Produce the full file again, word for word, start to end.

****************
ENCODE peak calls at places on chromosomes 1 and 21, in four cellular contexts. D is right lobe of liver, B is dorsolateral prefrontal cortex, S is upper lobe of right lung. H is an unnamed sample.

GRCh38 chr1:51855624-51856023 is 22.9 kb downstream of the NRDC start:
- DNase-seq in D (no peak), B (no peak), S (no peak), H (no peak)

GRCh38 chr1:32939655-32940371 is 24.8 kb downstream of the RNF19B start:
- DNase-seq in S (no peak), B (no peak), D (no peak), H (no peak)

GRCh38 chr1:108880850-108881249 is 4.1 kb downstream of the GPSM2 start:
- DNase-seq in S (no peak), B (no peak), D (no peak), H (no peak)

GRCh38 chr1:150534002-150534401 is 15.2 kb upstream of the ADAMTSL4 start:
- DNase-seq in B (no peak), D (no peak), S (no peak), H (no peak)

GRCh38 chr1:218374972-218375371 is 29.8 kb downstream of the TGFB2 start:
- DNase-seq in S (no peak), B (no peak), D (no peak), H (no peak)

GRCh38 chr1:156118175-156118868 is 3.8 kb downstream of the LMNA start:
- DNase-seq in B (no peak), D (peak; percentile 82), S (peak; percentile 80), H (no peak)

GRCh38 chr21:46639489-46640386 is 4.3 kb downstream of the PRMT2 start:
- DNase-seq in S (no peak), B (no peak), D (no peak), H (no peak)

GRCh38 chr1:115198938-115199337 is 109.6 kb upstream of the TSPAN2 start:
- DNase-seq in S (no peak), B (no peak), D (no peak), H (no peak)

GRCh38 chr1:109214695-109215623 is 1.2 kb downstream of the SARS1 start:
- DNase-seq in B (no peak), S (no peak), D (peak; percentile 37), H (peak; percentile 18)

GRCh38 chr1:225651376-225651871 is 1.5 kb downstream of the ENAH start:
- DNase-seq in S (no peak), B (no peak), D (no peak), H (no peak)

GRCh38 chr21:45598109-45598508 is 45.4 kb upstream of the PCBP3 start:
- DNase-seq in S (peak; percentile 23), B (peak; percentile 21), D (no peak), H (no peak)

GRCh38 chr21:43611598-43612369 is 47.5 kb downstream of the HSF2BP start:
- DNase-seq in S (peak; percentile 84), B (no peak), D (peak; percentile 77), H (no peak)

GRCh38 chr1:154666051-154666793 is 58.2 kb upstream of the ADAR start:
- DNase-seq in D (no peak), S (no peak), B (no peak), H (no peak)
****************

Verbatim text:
ENCODE peak calls at places on chromosomes 1 and 21, in four cellular contexts. D is right lobe of liver, B is dorsolateral prefrontal cortex, S is upper lobe of right lung. H is an unnamed sample.

GRCh38 chr1:51855624-51856023 is 22.9 kb downstream of the NRDC start:
- DNase-seq in D (no peak), B (no peak), S (no peak), H (no peak)

GRCh38 chr1:32939655-32940371 is 24.8 kb downstream of the RNF19B start:
- DNase-seq in S (no peak), B (no peak), D (no peak), H (no peak)

GRCh38 chr1:108880850-108881249 is 4.1 kb downstream of the GPSM2 start:
- DNase-seq in S (no peak), B (no peak), D (no peak), H (no peak)

GRCh38 chr1:150534002-150534401 is 15.2 kb upstream of the ADAMTSL4 start:
- DNase-seq in B (no peak), D (no peak), S (no peak), H (no peak)

GRCh38 chr1:218374972-218375371 is 29.8 kb downstream of the TGFB2 start:
- DNase-seq in S (no peak), B (no peak), D (no peak), H (no peak)

GRCh38 chr1:156118175-156118868 is 3.8 kb downstream of the LMNA start:
- DNase-seq in B (no peak), D (peak; percentile 82), S (peak; percentile 80), H (no peak)

GRCh38 chr21:46639489-46640386 is 4.3 kb downstream of the PRMT2 start:
- DNase-seq in S (no peak), B (no peak), D (no peak), H (no peak)

GRCh38 chr1:115198938-115199337 is 109.6 kb upstream of the TSPAN2 start:
- DNase-seq in S (no peak), B (no peak), D (no peak), H (no peak)

GRCh38 chr1:109214695-109215623 is 1.2 kb downstream of the SARS1 start:
- DNase-seq in B (no peak), S (no peak), D (peak; percentile 37), H (peak; percentile 18)

GRCh38 chr1:225651376-225651871 is 1.5 kb downstream of the ENAH start:
- DNase-seq in S (no peak), B (no peak), D (no peak), H (no peak)

GRCh38 chr21:45598109-45598508 is 45.4 kb upstream of the PCBP3 start:
- DNase-seq in S (peak; percentile 23), B (peak; percentile 21), D (no peak), H (no peak)

GRCh38 chr21:43611598-43612369 is 47.5 kb downstream of the HSF2BP start:
- DNase-seq in S (peak; percentile 84), B (no peak), D (peak; percentile 77), H (no peak)

GRCh38 chr1:154666051-154666793 is 58.2 kb upstream of the ADAR start:
- DNase-seq in D (no peak), S (no peak), B (no peak), H (no peak)